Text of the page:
The revolt against liberalism: what’s driving Poland and Hungary’s nativist turn? | Europe

In the summer of 1992, a 29-year-old Hungarian with political ambitions made his first visit to the US. For six weeks he toured the country with a coterie of young Europeans, all expenses paid by the German Marshall Fund, a thinktank devoted to transatlantic cooperation.

America had long fascinated Viktor Orbán, but he seemed disengaged and unaffected as the group walked around downtown Los Angeles, which was still reeling from the Rodney King riots two months earlier. One Dutch journalist on the trip recalled that the eastern Europeans in the group preferred to spend their daily stipends on “a Walkman and other electronics” rather than on food or fancy hotels. The free market and cutting-edge technologies certainly appealed more to Orbán than American debates and struggles over equality, justice or the rights of people of colour.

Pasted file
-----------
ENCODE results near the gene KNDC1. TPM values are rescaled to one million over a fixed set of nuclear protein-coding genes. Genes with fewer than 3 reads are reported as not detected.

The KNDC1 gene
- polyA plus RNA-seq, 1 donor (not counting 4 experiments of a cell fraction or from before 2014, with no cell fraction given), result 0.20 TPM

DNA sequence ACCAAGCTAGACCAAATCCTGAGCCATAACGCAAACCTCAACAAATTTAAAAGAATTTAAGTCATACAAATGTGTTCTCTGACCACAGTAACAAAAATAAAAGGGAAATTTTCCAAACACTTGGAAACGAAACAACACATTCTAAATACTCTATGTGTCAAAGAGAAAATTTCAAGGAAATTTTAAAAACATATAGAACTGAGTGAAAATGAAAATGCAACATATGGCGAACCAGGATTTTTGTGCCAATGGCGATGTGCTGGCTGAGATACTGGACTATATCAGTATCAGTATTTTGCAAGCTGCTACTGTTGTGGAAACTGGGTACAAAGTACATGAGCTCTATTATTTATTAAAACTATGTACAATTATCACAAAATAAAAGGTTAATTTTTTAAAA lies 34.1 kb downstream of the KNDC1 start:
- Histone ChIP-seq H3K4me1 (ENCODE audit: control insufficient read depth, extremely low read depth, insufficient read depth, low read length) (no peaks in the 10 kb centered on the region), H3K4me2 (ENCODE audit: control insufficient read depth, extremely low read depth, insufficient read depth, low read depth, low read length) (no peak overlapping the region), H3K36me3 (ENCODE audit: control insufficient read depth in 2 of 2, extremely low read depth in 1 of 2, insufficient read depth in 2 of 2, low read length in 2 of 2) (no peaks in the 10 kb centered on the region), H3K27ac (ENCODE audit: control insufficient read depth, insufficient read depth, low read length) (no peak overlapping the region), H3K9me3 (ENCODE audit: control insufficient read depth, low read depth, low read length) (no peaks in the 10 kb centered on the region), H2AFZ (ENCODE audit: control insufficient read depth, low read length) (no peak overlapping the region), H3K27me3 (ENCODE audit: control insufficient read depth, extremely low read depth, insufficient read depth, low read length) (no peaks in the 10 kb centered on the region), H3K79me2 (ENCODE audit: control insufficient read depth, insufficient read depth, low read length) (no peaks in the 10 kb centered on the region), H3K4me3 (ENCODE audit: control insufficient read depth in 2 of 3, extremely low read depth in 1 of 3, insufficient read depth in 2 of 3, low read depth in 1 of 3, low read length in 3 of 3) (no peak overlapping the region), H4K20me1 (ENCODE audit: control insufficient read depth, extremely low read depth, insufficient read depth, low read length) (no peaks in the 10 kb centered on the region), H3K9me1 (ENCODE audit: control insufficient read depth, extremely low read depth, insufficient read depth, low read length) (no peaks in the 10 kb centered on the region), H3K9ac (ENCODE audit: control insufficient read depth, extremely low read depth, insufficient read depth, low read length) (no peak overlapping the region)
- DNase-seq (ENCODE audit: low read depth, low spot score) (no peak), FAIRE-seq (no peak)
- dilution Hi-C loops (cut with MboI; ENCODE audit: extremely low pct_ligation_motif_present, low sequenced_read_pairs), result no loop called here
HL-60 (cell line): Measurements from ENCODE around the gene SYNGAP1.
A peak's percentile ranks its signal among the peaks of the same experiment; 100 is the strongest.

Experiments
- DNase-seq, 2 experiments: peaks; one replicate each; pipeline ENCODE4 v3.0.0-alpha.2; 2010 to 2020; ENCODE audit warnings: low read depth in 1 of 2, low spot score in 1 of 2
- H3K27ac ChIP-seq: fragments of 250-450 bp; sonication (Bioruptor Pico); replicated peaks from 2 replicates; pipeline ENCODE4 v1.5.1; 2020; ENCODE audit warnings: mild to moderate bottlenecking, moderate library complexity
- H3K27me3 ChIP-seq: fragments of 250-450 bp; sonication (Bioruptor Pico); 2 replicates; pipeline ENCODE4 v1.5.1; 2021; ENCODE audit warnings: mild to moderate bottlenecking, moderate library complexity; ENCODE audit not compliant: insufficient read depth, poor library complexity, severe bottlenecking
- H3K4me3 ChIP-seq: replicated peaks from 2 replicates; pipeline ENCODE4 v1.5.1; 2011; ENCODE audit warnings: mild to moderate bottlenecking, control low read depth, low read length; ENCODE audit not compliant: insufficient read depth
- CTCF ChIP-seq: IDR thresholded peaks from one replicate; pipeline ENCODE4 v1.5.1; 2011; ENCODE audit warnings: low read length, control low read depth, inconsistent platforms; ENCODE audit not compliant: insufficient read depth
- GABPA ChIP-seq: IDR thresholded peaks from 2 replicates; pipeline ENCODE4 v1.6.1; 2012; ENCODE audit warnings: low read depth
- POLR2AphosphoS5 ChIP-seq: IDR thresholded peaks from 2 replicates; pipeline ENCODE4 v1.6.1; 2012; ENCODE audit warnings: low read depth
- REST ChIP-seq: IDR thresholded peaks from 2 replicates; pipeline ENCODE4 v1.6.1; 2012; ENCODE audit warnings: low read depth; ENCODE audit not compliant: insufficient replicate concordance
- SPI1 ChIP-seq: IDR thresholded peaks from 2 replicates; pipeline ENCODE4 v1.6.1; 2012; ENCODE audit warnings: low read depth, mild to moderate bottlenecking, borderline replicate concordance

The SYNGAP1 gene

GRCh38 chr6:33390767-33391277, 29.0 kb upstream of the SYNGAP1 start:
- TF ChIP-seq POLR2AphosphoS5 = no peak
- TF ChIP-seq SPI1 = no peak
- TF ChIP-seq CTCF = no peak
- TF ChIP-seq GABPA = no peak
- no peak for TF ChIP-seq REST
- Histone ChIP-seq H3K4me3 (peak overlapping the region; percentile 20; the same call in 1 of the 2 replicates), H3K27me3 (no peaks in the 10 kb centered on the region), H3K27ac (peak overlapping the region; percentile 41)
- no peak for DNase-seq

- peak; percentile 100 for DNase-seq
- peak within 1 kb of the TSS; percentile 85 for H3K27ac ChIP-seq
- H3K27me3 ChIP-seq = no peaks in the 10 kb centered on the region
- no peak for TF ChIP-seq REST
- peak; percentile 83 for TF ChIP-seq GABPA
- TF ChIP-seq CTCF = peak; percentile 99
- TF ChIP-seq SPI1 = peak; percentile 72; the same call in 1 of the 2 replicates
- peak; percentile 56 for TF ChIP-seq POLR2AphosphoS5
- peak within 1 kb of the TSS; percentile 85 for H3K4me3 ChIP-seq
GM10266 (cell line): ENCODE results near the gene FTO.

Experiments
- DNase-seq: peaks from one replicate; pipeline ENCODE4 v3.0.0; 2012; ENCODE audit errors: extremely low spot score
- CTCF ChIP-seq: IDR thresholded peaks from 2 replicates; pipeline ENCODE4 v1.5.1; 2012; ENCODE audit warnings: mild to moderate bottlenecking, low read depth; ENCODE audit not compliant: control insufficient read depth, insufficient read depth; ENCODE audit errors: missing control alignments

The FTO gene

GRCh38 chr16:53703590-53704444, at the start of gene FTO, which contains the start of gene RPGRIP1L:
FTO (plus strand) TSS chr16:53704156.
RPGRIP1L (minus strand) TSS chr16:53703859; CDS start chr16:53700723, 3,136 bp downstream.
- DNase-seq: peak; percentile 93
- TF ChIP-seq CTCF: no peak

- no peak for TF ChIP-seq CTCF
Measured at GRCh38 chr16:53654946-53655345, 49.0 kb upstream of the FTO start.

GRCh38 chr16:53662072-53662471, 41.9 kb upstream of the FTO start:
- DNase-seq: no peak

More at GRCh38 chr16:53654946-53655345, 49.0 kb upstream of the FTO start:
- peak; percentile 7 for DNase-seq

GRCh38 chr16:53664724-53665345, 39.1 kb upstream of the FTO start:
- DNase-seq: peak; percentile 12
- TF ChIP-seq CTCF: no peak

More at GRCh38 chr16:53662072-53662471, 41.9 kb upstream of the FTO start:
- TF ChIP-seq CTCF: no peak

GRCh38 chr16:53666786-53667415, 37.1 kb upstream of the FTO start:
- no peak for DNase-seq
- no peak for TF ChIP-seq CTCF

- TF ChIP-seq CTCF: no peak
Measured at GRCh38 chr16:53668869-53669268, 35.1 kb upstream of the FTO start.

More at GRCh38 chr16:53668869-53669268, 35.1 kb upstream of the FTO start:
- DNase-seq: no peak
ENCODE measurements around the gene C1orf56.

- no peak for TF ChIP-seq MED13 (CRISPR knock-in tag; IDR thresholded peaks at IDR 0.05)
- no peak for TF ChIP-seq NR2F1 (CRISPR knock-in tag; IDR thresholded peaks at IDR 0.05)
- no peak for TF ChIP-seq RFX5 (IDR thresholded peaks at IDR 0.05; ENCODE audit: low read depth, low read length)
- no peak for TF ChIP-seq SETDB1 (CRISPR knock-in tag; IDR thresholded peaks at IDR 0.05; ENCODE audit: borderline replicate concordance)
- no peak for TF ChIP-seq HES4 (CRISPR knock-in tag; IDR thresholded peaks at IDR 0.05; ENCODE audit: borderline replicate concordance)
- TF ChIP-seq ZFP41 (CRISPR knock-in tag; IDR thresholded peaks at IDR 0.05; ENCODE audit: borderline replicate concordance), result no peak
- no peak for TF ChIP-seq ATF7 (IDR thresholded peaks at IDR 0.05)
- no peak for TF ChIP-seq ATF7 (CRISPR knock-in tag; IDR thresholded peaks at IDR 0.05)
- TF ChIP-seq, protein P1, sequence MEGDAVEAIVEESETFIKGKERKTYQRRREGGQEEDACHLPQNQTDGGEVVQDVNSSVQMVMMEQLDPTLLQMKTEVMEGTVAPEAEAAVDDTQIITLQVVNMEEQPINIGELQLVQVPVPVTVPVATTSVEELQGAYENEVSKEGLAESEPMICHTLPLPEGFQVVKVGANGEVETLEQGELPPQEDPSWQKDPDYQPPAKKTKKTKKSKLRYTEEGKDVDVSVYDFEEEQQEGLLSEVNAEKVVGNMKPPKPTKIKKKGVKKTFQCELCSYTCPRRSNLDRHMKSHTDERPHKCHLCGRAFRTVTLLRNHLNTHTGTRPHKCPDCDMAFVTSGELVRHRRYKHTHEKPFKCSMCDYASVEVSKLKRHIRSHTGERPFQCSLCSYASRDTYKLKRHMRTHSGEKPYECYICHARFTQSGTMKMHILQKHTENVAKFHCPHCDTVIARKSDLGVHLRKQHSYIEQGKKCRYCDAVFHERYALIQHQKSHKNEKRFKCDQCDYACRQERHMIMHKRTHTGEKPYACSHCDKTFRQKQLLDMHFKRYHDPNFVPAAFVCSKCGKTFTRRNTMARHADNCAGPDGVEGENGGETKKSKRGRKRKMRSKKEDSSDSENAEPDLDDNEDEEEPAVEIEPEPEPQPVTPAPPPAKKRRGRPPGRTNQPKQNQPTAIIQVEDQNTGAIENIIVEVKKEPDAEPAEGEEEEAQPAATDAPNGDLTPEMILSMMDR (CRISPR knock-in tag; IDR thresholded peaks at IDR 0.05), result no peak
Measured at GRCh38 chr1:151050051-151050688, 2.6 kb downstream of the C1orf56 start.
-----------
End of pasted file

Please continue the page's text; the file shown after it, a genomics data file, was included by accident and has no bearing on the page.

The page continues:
Orbán’s indifference to the plight of western minorities became more apparent during a tour of the Umatilla Indian…

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